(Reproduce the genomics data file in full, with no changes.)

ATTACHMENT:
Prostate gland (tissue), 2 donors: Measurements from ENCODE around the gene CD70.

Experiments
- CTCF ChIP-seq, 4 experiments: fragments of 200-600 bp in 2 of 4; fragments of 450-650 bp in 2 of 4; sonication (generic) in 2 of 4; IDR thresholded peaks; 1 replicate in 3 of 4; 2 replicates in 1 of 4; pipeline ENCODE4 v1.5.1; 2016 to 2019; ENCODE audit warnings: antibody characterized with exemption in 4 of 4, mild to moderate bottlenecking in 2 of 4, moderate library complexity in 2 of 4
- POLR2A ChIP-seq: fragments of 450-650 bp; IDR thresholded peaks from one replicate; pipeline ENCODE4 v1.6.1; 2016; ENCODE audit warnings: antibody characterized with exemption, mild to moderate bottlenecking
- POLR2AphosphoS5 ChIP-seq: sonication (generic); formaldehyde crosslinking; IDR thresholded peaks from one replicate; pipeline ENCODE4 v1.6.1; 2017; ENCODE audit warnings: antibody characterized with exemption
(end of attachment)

Prostate gland (tissue), 2 donors: Measurements from ENCODE around the gene CD70.

Experiments
- CTCF ChIP-seq, 4 experiments: fragments of 200-600 bp in 2 of 4; fragments of 450-650 bp in 2 of 4; sonication (generic) in 2 of 4; IDR thresholded peaks; 1 replicate in 3 of 4; 2 replicates in 1 of 4; pipeline ENCODE4 v1.5.1; 2016 to 2019; ENCODE audit warnings: antibody characterized with exemption in 4 of 4, mild to moderate bottlenecking in 2 of 4, moderate library complexity in 2 of 4
- POLR2A ChIP-seq: fragments of 450-650 bp; IDR thresholded peaks from one replicate; pipeline ENCODE4 v1.6.1; 2016; ENCODE audit warnings: antibody characterized with exemption, mild to moderate bottlenecking
- POLR2AphosphoS5 ChIP-seq: sonication (generic); formaldehyde crosslinking; IDR thresholded peaks from one replicate; pipeline ENCODE4 v1.6.1; 2017; ENCODE audit warnings: antibody characterized with exemption